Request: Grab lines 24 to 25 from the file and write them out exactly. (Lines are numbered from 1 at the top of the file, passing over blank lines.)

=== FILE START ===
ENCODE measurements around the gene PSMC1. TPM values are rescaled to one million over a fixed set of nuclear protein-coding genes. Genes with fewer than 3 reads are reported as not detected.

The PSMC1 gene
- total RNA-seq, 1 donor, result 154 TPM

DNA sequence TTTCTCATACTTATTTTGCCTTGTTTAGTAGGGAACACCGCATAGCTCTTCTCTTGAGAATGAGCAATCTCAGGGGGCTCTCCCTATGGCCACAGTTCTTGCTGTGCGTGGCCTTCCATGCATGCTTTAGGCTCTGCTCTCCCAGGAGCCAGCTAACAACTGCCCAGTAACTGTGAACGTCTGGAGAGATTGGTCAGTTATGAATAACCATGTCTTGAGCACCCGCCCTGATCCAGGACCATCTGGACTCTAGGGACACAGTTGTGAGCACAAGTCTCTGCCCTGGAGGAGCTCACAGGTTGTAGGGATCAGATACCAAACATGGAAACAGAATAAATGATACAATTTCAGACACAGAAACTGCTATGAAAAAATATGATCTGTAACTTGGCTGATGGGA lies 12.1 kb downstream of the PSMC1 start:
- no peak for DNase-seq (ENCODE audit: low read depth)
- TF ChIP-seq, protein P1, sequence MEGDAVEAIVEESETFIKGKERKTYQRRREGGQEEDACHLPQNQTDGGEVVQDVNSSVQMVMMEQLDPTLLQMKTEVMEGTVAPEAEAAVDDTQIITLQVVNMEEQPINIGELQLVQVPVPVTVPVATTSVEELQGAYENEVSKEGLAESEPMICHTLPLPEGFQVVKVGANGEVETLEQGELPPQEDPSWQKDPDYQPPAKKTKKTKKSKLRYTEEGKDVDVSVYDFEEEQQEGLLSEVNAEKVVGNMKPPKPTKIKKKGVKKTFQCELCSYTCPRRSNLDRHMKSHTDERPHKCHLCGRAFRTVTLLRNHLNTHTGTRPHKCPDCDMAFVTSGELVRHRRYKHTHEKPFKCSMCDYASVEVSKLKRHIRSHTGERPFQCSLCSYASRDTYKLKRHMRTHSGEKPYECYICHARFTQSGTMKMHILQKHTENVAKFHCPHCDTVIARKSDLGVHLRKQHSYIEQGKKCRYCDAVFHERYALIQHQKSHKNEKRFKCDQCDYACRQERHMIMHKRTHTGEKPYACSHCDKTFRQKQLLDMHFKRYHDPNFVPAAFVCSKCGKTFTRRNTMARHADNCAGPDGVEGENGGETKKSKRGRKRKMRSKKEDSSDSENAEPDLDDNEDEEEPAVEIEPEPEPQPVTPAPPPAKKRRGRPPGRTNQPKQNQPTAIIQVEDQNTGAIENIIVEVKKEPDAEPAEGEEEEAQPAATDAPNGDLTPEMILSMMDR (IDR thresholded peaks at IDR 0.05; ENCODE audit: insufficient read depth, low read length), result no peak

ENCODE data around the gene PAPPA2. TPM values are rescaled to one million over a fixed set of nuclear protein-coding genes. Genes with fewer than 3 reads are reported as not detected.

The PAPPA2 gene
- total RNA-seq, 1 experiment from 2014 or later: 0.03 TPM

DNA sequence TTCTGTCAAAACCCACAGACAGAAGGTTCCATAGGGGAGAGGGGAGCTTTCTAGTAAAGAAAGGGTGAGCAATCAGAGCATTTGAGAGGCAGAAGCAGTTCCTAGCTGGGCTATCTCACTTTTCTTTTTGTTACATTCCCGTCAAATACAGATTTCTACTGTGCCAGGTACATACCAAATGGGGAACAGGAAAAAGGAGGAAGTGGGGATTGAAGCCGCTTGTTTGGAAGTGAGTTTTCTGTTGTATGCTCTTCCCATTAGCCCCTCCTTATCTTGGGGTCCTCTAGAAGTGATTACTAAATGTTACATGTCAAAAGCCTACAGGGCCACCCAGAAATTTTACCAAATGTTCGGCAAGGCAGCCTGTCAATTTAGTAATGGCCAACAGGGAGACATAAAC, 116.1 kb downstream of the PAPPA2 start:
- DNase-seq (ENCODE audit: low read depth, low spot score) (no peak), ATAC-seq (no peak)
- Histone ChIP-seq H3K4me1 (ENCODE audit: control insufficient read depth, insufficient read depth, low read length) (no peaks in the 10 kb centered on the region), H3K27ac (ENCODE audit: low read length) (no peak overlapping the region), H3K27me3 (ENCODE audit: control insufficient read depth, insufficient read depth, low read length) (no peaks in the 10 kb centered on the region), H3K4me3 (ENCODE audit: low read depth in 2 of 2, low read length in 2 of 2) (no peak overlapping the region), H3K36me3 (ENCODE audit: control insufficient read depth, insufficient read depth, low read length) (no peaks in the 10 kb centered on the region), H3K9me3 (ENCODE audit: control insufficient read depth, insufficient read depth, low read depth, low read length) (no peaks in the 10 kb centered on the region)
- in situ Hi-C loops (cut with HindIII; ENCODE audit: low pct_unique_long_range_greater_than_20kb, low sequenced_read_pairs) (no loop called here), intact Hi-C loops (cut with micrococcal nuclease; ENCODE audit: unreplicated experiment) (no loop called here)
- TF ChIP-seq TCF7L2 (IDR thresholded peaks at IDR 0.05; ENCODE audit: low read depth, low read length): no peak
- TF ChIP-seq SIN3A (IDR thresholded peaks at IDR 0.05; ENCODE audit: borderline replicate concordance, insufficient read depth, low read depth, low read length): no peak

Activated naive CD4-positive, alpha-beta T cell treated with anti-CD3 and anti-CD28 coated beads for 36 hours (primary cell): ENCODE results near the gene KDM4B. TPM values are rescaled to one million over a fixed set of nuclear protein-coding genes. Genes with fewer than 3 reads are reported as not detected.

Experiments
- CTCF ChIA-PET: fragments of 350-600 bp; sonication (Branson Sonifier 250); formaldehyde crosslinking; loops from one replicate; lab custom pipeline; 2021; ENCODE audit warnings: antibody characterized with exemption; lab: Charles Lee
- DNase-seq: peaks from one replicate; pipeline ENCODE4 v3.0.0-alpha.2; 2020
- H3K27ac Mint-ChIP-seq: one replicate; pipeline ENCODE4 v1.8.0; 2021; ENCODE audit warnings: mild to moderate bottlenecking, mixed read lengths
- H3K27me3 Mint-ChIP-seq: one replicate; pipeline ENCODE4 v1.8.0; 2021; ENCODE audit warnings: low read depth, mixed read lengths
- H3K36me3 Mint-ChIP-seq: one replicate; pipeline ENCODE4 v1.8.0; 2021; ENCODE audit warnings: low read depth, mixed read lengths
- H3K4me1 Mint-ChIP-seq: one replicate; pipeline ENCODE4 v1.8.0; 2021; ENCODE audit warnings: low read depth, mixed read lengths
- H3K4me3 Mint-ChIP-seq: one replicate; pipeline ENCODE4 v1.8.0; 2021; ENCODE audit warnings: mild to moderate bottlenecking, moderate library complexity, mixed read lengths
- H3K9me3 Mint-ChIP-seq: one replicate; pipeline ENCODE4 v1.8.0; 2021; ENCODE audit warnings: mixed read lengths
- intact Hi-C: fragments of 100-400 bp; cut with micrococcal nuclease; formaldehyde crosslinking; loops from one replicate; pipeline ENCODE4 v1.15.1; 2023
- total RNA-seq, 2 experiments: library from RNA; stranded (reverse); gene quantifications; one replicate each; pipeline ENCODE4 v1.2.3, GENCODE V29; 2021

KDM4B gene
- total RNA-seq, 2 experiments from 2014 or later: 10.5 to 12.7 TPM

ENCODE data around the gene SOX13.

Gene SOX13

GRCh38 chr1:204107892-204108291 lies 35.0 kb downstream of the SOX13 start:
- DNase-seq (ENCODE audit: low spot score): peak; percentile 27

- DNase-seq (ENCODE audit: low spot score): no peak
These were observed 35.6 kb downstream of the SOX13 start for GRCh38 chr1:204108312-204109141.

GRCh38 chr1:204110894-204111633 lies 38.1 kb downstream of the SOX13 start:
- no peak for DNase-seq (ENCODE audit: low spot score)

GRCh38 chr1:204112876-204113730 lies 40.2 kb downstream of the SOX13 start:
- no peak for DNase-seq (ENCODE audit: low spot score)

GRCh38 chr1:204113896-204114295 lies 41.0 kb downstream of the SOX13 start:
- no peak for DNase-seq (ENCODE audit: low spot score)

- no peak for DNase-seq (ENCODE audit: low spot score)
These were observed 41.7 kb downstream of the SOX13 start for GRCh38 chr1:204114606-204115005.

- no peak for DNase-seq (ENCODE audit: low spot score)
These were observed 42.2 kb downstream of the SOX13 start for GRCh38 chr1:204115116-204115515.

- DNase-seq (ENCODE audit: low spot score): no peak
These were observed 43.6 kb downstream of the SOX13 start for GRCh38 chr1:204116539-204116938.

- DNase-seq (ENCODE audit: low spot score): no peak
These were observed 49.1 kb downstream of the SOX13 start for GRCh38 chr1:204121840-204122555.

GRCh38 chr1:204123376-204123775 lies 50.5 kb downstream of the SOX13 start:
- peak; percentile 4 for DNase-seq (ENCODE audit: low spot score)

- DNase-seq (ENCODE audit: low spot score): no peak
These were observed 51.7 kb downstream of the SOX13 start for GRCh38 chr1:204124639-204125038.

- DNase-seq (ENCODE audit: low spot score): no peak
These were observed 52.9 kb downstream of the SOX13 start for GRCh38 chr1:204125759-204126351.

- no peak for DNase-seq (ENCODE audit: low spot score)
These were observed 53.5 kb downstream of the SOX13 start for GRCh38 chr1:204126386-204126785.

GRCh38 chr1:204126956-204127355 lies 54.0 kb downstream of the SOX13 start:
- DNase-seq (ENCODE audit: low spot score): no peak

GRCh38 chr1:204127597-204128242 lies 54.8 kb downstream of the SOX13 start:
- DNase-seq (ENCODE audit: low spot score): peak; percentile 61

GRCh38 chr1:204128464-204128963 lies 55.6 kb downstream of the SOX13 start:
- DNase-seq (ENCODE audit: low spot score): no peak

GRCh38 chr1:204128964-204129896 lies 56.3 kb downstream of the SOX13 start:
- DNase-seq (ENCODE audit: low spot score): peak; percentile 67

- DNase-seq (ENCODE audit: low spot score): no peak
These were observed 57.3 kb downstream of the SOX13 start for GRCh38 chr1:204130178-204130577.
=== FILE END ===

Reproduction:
- H3K4me3 Mint-ChIP-seq: one replicate; pipeline ENCODE4 v1.8.0; 2021; ENCODE audit warnings: mild to moderate bottlenecking, moderate library complexity, mixed read lengths
- H3K9me3 Mint-ChIP-seq: one replicate; pipeline ENCODE4 v1.8.0; 2021; ENCODE audit warnings: mixed read lengths